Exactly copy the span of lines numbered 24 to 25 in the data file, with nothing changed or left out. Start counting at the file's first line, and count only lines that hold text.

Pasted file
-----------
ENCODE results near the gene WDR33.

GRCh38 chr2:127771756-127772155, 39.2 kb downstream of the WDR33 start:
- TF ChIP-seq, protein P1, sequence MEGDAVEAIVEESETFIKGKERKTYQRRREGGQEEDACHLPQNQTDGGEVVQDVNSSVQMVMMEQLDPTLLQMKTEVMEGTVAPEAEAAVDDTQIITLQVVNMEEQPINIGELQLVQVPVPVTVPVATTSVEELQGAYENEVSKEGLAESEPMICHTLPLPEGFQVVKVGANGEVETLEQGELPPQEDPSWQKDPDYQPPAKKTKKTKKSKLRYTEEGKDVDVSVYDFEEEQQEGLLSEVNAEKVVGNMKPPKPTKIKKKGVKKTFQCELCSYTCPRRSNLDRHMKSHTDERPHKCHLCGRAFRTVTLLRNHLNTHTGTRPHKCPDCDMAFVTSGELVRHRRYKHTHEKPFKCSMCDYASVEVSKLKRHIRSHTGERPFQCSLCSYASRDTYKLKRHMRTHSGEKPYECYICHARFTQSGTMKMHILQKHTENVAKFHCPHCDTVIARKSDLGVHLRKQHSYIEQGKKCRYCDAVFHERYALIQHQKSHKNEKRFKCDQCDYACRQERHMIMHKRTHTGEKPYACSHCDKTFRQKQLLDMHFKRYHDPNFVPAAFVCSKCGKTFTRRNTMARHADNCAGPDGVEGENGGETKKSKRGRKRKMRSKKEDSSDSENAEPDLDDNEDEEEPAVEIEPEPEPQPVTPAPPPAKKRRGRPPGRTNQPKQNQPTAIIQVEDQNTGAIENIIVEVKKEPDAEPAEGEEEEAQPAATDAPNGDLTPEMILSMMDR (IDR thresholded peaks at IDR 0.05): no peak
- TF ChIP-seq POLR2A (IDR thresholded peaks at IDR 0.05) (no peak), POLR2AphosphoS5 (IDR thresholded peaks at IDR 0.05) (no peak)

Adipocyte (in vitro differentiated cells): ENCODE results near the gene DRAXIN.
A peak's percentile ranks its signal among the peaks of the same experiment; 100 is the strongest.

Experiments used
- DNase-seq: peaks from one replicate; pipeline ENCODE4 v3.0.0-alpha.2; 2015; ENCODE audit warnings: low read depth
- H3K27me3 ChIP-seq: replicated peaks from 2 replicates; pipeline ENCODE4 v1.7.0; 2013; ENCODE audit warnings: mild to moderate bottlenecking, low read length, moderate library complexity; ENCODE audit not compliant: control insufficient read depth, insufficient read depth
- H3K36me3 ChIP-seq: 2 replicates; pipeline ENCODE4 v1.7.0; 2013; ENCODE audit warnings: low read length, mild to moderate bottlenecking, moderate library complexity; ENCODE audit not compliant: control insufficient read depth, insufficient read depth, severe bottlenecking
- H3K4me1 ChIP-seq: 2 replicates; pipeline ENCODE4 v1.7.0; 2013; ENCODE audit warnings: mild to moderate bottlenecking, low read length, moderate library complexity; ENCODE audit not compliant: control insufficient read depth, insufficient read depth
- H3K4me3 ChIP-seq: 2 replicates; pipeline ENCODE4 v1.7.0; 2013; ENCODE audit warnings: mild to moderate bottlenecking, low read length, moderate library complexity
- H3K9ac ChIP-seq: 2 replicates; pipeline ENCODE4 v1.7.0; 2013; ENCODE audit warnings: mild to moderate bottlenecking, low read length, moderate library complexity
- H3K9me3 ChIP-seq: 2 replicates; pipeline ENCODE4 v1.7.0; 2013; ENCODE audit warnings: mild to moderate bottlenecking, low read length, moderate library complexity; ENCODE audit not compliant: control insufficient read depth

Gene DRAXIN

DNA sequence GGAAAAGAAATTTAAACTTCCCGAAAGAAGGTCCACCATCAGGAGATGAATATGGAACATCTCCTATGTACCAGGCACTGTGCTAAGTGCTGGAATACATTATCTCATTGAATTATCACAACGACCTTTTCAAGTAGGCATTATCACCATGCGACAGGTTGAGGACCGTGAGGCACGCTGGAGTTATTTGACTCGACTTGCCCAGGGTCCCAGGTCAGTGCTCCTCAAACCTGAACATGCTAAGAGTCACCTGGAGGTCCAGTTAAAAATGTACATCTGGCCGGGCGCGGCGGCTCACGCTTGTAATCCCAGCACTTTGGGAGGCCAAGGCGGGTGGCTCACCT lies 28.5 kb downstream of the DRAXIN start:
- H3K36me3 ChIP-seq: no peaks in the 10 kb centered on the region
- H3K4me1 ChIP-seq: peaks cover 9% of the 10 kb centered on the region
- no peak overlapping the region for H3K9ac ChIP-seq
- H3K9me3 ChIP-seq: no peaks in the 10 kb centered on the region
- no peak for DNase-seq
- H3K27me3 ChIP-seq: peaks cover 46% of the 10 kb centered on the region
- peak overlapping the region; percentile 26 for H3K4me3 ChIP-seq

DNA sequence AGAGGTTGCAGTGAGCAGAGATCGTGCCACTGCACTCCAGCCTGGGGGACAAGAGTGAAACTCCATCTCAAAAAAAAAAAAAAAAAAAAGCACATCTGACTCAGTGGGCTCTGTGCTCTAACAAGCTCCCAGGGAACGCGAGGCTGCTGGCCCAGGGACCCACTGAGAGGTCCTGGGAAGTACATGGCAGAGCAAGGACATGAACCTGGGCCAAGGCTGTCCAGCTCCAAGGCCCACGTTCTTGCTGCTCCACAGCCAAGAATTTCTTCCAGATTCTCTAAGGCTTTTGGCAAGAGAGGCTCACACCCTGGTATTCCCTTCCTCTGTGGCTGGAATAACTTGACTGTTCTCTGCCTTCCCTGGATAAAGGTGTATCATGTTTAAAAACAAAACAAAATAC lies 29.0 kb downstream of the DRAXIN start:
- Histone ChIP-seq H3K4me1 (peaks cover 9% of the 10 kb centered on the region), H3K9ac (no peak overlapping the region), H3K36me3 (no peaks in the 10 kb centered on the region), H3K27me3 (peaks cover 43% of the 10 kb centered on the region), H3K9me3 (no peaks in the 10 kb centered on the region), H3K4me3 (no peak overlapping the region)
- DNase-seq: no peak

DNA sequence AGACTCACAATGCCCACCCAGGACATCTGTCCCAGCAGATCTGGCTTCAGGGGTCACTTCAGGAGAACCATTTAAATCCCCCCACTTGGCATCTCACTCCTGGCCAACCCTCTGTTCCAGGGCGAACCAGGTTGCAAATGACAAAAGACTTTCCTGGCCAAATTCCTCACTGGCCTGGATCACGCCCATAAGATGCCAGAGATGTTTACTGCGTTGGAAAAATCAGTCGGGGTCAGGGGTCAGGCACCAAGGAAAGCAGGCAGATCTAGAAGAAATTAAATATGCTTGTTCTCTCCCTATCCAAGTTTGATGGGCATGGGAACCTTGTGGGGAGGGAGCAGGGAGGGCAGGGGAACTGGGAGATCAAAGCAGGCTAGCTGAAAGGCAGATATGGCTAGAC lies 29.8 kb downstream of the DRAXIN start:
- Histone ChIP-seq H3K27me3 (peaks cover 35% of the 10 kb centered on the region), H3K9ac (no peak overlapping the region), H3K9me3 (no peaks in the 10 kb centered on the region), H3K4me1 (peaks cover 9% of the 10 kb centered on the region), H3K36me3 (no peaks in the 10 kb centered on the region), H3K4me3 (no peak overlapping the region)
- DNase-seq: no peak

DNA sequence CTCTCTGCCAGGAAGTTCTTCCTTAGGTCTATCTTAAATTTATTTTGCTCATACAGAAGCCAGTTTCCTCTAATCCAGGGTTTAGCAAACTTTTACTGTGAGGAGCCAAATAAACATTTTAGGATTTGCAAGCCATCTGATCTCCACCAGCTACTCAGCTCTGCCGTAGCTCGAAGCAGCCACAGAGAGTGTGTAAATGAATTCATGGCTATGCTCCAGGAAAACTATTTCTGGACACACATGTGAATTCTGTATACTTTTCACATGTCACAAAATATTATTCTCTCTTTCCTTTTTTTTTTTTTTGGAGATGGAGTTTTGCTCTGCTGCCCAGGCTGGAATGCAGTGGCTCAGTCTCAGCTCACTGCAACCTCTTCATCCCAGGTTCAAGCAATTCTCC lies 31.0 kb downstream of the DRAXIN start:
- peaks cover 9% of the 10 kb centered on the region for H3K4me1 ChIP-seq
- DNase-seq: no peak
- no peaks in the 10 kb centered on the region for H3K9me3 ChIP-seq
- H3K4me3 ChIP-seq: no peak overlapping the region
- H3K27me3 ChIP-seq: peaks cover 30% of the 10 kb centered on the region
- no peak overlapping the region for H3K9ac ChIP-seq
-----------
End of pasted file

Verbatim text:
DNA sequence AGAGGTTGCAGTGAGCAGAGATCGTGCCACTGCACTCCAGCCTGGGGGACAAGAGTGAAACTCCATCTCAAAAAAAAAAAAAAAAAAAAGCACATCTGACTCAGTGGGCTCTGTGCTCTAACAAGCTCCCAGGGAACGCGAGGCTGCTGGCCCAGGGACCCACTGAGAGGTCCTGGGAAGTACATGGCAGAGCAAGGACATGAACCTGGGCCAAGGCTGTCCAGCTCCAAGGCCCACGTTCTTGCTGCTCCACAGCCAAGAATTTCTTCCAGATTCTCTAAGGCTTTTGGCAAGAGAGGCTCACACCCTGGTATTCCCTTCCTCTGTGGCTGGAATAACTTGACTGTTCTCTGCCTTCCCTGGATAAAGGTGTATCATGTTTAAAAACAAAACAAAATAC lies 29.0 kb downstream of the DRAXIN start:
- Histone ChIP-seq H3K4me1 (peaks cover 9% of the 10 kb centered on the region), H3K9ac (no peak overlapping the region), H3K36me3 (no peaks in the 10 kb centered on the region), H3K27me3 (peaks cover 43% of the 10 kb centered on the region), H3K9me3 (no peaks in the 10 kb centered on the region), H3K4me3 (no peak overlapping the region)